acanthus (əkănˈthəs) [key], common name for a member of the Acanthaceae, a family of chiefly perennial herbs and shrubs, mostly native to the tropics. A few members of the family, many of which have decorative spiny leaves, are cultivated as ornamentals—especially the Mediterranean acanthus, or bear's-breech (genus Acanthus ), whose ornate leaves were the source of a stylized motif used in Greek and Roman art (see Corinthian order). In Christian art the acanthus symbolizes heaven. Some species of the genus Ruellia are native to and cultivated as ornamentals in North America, chiefly in the South. Acanthus is classified in the division Magnoliophyta, class Magnoliopsida, order Scrophulariacles.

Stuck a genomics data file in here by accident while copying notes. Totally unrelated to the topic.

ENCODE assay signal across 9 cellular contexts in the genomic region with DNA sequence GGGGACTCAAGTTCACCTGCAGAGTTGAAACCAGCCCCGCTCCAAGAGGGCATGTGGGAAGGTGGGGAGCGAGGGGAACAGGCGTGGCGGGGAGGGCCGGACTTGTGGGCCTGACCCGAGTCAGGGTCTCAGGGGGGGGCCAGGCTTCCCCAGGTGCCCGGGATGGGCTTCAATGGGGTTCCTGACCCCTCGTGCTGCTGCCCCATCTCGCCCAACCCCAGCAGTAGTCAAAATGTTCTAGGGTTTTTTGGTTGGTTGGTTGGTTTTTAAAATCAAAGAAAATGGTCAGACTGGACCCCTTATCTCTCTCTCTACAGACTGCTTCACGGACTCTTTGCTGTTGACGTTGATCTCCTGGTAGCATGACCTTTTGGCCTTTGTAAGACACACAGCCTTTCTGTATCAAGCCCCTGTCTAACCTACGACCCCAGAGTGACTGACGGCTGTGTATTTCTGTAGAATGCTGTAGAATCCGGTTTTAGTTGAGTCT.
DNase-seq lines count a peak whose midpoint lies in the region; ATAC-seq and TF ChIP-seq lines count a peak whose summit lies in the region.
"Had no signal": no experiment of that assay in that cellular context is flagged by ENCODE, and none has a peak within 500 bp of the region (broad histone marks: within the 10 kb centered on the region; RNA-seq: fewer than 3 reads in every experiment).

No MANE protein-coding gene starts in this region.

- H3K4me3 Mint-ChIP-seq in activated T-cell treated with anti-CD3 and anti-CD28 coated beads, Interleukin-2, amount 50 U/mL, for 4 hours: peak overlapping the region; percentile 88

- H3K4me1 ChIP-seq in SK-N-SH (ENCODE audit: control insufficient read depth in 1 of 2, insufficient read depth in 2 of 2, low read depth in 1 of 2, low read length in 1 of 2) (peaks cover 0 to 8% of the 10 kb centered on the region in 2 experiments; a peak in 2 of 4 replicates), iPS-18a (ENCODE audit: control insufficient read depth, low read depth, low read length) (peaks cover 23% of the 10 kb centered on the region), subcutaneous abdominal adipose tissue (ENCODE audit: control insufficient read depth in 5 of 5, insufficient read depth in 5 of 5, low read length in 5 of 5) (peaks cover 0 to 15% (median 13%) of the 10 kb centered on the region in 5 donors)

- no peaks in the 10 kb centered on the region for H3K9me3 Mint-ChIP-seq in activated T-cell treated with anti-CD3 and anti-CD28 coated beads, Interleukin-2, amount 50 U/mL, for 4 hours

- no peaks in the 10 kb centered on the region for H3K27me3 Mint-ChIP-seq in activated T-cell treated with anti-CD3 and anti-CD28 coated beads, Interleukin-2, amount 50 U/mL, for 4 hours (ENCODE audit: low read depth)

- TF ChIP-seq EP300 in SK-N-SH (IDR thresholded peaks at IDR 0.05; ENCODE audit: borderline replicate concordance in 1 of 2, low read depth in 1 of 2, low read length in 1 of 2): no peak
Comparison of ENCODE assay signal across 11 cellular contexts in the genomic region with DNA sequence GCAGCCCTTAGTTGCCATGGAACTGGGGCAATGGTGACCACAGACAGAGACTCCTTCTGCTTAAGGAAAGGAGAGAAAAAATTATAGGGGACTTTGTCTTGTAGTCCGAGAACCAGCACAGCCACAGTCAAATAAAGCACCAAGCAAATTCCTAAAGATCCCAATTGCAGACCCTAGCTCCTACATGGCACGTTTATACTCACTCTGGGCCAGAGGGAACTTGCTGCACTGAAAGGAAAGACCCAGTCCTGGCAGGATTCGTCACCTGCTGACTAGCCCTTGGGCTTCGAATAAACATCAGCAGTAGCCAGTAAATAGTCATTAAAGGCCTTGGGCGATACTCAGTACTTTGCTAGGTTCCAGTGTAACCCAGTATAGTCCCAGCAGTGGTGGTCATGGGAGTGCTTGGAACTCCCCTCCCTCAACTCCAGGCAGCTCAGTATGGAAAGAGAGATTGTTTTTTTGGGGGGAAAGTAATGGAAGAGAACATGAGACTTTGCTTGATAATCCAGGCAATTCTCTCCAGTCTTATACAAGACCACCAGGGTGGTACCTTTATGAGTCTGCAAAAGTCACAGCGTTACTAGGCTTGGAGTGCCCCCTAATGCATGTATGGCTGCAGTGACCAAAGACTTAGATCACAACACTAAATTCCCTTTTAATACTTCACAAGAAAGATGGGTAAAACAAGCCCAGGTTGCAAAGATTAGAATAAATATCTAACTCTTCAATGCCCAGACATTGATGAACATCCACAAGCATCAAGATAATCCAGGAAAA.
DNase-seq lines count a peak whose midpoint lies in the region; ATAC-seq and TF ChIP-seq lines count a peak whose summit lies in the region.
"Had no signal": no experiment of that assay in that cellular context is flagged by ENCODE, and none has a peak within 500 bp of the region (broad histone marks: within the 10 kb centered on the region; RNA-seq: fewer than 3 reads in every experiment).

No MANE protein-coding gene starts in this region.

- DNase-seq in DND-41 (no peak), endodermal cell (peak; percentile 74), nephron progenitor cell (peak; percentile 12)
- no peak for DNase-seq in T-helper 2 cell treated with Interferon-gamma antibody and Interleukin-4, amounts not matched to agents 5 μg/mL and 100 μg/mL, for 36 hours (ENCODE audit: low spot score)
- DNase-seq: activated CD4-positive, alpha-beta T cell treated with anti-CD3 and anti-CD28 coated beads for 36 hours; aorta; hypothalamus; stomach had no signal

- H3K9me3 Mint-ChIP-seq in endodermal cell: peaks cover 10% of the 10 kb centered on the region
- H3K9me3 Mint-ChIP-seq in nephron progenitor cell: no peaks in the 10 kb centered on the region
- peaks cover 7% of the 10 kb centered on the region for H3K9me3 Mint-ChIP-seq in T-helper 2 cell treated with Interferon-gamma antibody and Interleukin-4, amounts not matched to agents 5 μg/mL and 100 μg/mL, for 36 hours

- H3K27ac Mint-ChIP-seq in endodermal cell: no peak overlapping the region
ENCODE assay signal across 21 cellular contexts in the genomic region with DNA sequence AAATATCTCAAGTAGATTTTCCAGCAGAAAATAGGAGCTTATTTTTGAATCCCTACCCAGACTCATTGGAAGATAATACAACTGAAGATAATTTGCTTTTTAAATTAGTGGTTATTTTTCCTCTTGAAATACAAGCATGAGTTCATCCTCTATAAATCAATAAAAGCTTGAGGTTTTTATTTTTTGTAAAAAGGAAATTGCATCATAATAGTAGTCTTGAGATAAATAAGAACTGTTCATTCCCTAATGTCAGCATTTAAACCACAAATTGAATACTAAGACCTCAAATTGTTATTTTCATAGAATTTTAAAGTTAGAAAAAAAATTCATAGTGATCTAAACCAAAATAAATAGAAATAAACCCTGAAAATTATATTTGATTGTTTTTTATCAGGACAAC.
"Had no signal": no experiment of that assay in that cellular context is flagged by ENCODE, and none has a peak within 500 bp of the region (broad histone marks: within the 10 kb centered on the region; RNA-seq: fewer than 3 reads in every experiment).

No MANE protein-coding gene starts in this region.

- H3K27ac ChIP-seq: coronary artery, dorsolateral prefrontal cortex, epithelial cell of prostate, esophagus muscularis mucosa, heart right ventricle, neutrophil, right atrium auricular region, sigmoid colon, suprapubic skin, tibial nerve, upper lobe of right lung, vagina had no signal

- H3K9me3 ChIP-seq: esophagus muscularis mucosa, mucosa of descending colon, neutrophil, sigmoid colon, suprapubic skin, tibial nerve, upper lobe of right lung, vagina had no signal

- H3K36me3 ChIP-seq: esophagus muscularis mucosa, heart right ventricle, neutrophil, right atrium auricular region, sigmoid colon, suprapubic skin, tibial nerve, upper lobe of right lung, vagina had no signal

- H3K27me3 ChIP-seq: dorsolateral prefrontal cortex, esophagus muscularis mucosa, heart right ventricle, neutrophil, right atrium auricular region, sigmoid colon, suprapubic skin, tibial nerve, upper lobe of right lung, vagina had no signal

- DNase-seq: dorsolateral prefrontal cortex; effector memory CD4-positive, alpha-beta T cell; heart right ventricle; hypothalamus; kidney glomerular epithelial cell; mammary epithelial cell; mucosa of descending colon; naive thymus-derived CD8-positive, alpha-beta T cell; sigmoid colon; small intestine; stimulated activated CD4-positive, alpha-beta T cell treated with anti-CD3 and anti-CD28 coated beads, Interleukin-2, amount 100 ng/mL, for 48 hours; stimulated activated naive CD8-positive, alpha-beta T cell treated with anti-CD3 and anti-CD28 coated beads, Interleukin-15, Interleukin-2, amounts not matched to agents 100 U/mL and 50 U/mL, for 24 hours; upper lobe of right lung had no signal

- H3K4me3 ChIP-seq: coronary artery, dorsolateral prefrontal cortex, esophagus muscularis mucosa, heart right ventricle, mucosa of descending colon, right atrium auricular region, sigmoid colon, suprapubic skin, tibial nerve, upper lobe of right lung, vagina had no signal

The Columbia Electronic Encyclopedia, 6th ed. Copyright © 2012, Columbia University Press. All rights reserved.

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